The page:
With a small team you've really got to try and pick how much time you spend on bug fixing and new development, balancing the time a bug fixing release cycle costs against the cycle of a new release with new functionality.

The bottom line is that no amount of nagging can magically change the rules of releasing software and it won't come any sooner than when it's ready! Patience is one of the hardest things to learn in life, but it's one of the most valuable (imho). Don't get me wrong though, I'd jump at the chance to get my hands on v2...

John C
Saturday, March 15, 2003

Hear, hear to the comments from both Johns.

David Burch
Saturday, March 15, 2003

I am a software developer too (or at least, I am into consulting, and do some research on systems engineering methods). So here's my 2 cents:

Time boxing is a very interesting way of controlling projects as well... I have learned that if the release cycle takes very long (and a year is very, very long i.m.h.o.!) that the project is less likely to reach stable baselines. It needs to be changed again and again and is never finished. (still hope this is not the case for CD2). I'm not in favor of lousy quality early released, but I'm willing to take less functionality for early release and see it increase every 3-6 months...

Adriaan van den Brand
Sunday, March 16, 2003

3 - 6 months might be fair for consulting projects or in-house development tools, but when you're developing a product to run in the wild that's peanuts. Even just doing a modicum of beta testing takes 3 months. By the time you've got yourself a task list and done the design it would leave about 3 hours on a saturday afternoon to cut the code.

I've been doing a lot of development lately on what are ultimately custom consulting projects but which need to run 24/7 in hard-to-get-to production environments. It's been a real eye-opener for me (and really satisfying too) to be writing much better code because of the extensive testing we do. But it also takes about twice as long as the rush-jobs I've been used to in the past.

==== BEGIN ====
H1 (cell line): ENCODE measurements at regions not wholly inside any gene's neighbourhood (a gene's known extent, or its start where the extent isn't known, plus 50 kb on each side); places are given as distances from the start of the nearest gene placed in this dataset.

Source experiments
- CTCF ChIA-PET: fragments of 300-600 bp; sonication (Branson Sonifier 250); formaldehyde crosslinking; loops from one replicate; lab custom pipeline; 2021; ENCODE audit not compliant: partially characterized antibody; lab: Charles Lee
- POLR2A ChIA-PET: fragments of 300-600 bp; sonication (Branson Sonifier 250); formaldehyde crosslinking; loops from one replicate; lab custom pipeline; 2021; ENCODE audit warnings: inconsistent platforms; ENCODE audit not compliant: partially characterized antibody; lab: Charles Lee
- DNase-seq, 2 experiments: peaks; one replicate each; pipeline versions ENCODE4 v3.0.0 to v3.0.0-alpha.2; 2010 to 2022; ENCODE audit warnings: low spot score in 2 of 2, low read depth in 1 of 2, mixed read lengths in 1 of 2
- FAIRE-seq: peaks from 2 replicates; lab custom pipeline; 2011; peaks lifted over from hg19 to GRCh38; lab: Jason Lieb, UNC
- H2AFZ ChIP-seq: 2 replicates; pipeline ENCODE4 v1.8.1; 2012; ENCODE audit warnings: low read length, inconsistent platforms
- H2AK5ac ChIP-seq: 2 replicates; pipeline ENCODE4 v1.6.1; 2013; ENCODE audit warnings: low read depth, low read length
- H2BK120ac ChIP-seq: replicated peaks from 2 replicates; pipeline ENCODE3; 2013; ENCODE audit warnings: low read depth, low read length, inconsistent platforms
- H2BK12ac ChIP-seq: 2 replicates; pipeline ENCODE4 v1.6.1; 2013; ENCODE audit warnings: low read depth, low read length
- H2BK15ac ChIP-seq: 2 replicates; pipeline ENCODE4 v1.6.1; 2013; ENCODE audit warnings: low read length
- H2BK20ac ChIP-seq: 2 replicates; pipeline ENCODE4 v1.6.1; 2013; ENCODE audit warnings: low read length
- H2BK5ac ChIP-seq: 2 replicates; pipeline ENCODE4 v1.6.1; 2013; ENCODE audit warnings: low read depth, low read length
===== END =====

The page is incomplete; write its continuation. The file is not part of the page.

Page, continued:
I for one (and a few others by the sounds of it) would much rather wait for a good CD2. I know there are a few problems with v1, but it does me fine thanks.

Sam Strachan
Monday, March 17, 2003

I've been involved in a lot of successful software projects over the years (Delphi, JBuilder, WebMethods etc) and one of the things that is obvious is that markets don't wait.  Frankly, I think anything more than a 12 month release cycle is likely to do more harm than good.  When we kicked off Delphi 1.0 in early 1995 (Feb 14, actually) we were able to follow up a year later with a full 32 bit version, new controls, better reporting etc.  We kept up the pace on a 12 month release cycle and I think it was one of the reasons Delphi did well in the market place.  That doesn't mean you can't have deep innovation.  We had a small team, but some developers worked on the current release, and some were working on things that would be in the next release.